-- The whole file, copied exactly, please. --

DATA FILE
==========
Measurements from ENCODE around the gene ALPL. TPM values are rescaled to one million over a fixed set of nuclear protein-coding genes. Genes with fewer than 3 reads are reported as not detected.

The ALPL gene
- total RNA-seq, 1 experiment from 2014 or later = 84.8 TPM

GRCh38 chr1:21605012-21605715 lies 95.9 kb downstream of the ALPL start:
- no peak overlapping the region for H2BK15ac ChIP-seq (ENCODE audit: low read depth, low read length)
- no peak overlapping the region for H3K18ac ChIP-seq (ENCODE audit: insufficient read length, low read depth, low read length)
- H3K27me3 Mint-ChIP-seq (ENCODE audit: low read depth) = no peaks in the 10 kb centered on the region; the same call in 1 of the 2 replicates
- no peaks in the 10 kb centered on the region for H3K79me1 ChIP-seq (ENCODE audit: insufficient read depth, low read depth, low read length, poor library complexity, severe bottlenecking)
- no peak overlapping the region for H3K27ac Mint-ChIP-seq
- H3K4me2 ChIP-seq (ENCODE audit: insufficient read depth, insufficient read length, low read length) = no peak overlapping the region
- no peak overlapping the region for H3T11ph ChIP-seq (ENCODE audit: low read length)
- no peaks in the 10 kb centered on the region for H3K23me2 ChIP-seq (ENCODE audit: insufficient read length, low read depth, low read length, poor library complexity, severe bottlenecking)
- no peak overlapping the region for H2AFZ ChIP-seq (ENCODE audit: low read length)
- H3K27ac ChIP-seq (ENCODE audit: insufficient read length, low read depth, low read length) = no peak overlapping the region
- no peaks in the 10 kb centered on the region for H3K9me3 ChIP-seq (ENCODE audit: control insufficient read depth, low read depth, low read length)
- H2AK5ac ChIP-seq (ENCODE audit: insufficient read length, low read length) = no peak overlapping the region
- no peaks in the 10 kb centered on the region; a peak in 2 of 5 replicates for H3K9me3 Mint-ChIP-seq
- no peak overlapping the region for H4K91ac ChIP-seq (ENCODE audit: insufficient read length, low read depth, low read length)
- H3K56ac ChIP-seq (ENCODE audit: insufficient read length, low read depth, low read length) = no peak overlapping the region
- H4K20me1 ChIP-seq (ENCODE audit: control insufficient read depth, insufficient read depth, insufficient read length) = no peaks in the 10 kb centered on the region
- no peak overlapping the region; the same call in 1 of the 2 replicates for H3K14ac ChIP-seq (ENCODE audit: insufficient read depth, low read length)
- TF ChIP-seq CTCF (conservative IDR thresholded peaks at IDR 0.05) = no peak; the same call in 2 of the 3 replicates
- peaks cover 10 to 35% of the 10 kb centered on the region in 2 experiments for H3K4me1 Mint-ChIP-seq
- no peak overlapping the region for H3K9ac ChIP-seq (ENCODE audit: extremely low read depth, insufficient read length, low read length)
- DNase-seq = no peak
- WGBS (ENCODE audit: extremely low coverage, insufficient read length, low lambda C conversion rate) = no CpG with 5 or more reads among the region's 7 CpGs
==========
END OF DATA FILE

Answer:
Measurements from ENCODE around the gene ALPL. TPM values are rescaled to one million over a fixed set of nuclear protein-coding genes. Genes with fewer than 3 reads are reported as not detected.

The ALPL gene
- total RNA-seq, 1 experiment from 2014 or later = 84.8 TPM

GRCh38 chr1:21605012-21605715 lies 95.9 kb downstream of the ALPL start:
- no peak overlapping the region for H2BK15ac ChIP-seq (ENCODE audit: low read depth, low read length)
- no peak overlapping the region for H3K18ac ChIP-seq (ENCODE audit: insufficient read length, low read depth, low read length)
- H3K27me3 Mint-ChIP-seq (ENCODE audit: low read depth) = no peaks in the 10 kb centered on the region; the same call in 1 of the 2 replicates
- no peaks in the 10 kb centered on the region for H3K79me1 ChIP-seq (ENCODE audit: insufficient read depth, low read depth, low read length, poor library complexity, severe bottlenecking)
- no peak overlapping the region for H3K27ac Mint-ChIP-seq
- H3K4me2 ChIP-seq (ENCODE audit: insufficient read depth, insufficient read length, low read length) = no peak overlapping the region
- no peak overlapping the region for H3T11ph ChIP-seq (ENCODE audit: low read length)
- no peaks in the 10 kb centered on the region for H3K23me2 ChIP-seq (ENCODE audit: insufficient read length, low read depth, low read length, poor library complexity, severe bottlenecking)
- no peak overlapping the region for H2AFZ ChIP-seq (ENCODE audit: low read length)
- H3K27ac ChIP-seq (ENCODE audit: insufficient read length, low read depth, low read length) = no peak overlapping the region
- no peaks in the 10 kb centered on the region for H3K9me3 ChIP-seq (ENCODE audit: control insufficient read depth, low read depth, low read length)
- H2AK5ac ChIP-seq (ENCODE audit: insufficient read length, low read length) = no peak overlapping the region
- no peaks in the 10 kb centered on the region; a peak in 2 of 5 replicates for H3K9me3 Mint-ChIP-seq
- no peak overlapping the region for H4K91ac ChIP-seq (ENCODE audit: insufficient read length, low read depth, low read length)
- H3K56ac ChIP-seq (ENCODE audit: insufficient read length, low read depth, low read length) = no peak overlapping the region
- H4K20me1 ChIP-seq (ENCODE audit: control insufficient read depth, insufficient read depth, insufficient read length) = no peaks in the 10 kb centered on the region
- no peak overlapping the region; the same call in 1 of the 2 replicates for H3K14ac ChIP-seq (ENCODE audit: insufficient read depth, low read length)
- TF ChIP-seq CTCF (conservative IDR thresholded peaks at IDR 0.05) = no peak; the same call in 2 of the 3 replicates
- peaks cover 10 to 35% of the 10 kb centered on the region in 2 experiments for H3K4me1 Mint-ChIP-seq
- no peak overlapping the region for H3K9ac ChIP-seq (ENCODE audit: extremely low read depth, insufficient read length, low read length)
- DNase-seq = no peak
- WGBS (ENCODE audit: extremely low coverage, insufficient read length, low lambda C conversion rate) = no CpG with 5 or more reads among the region's 7 CpGs